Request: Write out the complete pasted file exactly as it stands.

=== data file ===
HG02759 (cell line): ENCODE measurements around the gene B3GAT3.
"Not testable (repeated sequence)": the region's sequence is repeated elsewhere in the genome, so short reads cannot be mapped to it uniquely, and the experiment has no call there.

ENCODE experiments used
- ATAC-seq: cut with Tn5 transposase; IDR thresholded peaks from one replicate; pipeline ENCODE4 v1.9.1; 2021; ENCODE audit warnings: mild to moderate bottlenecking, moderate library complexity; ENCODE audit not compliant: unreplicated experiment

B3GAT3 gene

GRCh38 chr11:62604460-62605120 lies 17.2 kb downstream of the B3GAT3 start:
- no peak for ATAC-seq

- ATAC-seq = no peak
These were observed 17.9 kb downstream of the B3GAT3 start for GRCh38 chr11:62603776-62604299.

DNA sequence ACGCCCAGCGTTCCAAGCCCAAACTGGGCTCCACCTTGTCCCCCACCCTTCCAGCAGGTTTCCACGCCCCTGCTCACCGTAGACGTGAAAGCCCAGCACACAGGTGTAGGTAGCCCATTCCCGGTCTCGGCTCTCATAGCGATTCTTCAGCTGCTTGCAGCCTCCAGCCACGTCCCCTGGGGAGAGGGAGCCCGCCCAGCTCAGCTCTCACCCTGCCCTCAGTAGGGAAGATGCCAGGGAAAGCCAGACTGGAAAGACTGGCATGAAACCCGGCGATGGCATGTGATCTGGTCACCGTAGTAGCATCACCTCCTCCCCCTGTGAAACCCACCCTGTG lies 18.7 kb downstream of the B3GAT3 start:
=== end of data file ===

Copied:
HG02759 (cell line): ENCODE measurements around the gene B3GAT3.
"Not testable (repeated sequence)": the region's sequence is repeated elsewhere in the genome, so short reads cannot be mapped to it uniquely, and the experiment has no call there.

ENCODE experiments used
- ATAC-seq: cut with Tn5 transposase; IDR thresholded peaks from one replicate; pipeline ENCODE4 v1.9.1; 2021; ENCODE audit warnings: mild to moderate bottlenecking, moderate library complexity; ENCODE audit not compliant: unreplicated experiment

B3GAT3 gene

GRCh38 chr11:62604460-62605120 lies 17.2 kb downstream of the B3GAT3 start:
- no peak for ATAC-seq

- ATAC-seq = no peak
These were observed 17.9 kb downstream of the B3GAT3 start for GRCh38 chr11:62603776-62604299.

DNA sequence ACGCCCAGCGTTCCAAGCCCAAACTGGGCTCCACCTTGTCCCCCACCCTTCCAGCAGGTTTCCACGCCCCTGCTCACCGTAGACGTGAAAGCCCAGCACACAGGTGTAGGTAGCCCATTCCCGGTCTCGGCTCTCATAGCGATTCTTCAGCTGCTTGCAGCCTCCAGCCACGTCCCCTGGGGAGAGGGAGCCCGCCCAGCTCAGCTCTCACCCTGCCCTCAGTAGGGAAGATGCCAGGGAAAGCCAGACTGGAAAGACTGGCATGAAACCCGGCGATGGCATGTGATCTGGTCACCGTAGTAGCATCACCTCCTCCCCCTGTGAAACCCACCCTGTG lies 18.7 kb downstream of the B3GAT3 start: